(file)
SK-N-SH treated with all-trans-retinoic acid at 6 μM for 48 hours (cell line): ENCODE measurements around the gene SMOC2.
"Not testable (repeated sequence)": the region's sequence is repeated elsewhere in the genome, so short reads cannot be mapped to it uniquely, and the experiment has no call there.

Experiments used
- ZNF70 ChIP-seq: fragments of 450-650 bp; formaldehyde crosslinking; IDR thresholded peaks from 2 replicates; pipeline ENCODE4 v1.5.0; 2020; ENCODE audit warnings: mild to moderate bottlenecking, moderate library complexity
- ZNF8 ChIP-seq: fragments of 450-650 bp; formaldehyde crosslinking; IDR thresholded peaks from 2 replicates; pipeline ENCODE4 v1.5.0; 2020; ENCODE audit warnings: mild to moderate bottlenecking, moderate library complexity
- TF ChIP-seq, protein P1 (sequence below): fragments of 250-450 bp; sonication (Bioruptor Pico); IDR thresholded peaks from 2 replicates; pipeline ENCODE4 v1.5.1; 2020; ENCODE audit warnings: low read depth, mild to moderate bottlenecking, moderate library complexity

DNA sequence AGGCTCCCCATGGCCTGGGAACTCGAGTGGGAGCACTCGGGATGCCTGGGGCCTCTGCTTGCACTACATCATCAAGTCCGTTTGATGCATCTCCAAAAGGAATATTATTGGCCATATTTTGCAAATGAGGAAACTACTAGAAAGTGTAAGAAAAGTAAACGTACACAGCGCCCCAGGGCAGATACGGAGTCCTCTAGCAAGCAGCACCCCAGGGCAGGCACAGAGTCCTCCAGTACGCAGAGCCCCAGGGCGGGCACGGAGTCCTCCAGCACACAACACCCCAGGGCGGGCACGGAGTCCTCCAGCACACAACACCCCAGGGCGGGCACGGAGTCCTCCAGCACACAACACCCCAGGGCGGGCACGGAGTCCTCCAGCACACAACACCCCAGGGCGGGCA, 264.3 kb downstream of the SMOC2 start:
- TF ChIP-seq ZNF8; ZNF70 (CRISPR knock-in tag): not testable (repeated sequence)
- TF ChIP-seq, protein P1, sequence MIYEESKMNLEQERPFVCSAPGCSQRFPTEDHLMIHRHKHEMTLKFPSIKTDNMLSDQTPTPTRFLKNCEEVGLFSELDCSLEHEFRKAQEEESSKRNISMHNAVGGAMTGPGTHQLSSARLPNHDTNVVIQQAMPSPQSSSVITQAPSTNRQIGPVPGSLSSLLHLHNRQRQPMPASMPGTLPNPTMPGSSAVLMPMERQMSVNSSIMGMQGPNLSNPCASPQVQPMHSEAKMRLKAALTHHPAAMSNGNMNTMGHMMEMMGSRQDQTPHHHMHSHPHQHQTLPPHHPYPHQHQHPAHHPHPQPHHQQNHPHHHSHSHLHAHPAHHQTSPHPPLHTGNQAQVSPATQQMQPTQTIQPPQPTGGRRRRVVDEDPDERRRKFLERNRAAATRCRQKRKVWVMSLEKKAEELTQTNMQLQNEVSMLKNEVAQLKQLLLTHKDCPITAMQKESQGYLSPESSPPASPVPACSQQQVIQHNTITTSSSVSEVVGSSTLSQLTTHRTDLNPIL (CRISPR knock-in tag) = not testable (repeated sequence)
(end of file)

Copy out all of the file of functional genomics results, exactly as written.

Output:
SK-N-SH treated with all-trans-retinoic acid at 6 μM for 48 hours (cell line): ENCODE measurements around the gene SMOC2.
"Not testable (repeated sequence)": the region's sequence is repeated elsewhere in the genome, so short reads cannot be mapped to it uniquely, and the experiment has no call there.

Experiments used
- ZNF70 ChIP-seq: fragments of 450-650 bp; formaldehyde crosslinking; IDR thresholded peaks from 2 replicates; pipeline ENCODE4 v1.5.0; 2020; ENCODE audit warnings: mild to moderate bottlenecking, moderate library complexity
- ZNF8 ChIP-seq: fragments of 450-650 bp; formaldehyde crosslinking; IDR thresholded peaks from 2 replicates; pipeline ENCODE4 v1.5.0; 2020; ENCODE audit warnings: mild to moderate bottlenecking, moderate library complexity
- TF ChIP-seq, protein P1 (sequence below): fragments of 250-450 bp; sonication (Bioruptor Pico); IDR thresholded peaks from 2 replicates; pipeline ENCODE4 v1.5.1; 2020; ENCODE audit warnings: low read depth, mild to moderate bottlenecking, moderate library complexity

DNA sequence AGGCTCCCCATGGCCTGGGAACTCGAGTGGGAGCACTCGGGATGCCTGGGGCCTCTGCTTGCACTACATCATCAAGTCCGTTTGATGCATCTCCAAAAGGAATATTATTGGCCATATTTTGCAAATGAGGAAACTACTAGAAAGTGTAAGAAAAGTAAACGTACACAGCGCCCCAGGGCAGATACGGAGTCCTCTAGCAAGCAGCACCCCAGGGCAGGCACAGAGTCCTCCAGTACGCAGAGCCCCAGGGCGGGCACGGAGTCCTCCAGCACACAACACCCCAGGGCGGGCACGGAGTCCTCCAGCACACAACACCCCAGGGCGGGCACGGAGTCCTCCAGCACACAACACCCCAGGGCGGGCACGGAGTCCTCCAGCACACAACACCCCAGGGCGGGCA, 264.3 kb downstream of the SMOC2 start:
- TF ChIP-seq ZNF8; ZNF70 (CRISPR knock-in tag): not testable (repeated sequence)
- TF ChIP-seq, protein P1, sequence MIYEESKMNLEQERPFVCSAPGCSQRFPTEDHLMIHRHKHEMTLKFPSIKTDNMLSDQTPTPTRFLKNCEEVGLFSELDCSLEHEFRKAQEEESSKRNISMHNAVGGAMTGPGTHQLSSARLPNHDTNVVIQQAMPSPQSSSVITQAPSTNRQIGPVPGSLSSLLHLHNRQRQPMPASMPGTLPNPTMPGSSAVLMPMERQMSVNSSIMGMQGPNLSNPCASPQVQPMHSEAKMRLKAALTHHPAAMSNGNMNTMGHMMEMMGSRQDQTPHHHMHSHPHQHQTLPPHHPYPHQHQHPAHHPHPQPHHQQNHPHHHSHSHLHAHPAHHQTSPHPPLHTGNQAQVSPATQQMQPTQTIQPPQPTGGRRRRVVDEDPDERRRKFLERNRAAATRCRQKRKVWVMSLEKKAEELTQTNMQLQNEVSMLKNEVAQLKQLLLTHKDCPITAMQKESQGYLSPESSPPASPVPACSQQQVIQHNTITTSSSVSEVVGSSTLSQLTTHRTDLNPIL (CRISPR knock-in tag) = not testable (repeated sequence)